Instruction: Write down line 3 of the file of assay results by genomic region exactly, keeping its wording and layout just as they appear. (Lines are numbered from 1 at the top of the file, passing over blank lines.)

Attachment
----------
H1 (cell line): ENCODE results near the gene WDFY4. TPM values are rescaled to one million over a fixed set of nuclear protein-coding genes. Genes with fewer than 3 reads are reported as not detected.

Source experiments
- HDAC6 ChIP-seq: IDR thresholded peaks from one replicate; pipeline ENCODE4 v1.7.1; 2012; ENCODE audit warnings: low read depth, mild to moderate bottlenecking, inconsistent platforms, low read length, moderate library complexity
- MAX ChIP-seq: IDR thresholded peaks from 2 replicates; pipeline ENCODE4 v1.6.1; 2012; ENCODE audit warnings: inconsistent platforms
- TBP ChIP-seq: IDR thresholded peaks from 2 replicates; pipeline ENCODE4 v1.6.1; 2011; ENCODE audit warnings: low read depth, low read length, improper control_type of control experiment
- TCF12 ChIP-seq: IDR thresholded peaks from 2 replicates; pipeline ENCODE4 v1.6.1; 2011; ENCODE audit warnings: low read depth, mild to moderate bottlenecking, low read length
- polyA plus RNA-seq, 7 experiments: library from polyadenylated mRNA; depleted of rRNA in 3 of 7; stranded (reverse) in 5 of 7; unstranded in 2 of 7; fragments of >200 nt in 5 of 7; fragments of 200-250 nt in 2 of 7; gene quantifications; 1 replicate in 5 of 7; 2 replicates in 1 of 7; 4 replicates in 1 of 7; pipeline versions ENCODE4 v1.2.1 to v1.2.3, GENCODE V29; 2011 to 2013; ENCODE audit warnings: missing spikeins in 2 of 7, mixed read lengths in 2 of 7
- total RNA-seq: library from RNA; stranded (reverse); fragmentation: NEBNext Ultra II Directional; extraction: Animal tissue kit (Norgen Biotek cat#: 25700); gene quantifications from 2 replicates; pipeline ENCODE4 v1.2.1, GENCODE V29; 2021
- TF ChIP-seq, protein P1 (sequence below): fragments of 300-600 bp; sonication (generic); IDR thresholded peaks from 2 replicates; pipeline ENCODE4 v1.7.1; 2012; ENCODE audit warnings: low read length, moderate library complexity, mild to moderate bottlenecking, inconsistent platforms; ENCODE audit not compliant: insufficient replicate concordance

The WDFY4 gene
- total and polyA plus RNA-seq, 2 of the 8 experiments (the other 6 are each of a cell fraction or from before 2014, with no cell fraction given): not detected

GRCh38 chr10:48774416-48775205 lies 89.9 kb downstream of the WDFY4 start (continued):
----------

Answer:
- HDAC6 ChIP-seq: IDR thresholded peaks from one replicate; pipeline ENCODE4 v1.7.1; 2012; ENCODE audit warnings: low read depth, mild to moderate bottlenecking, inconsistent platforms, low read length, moderate library complexity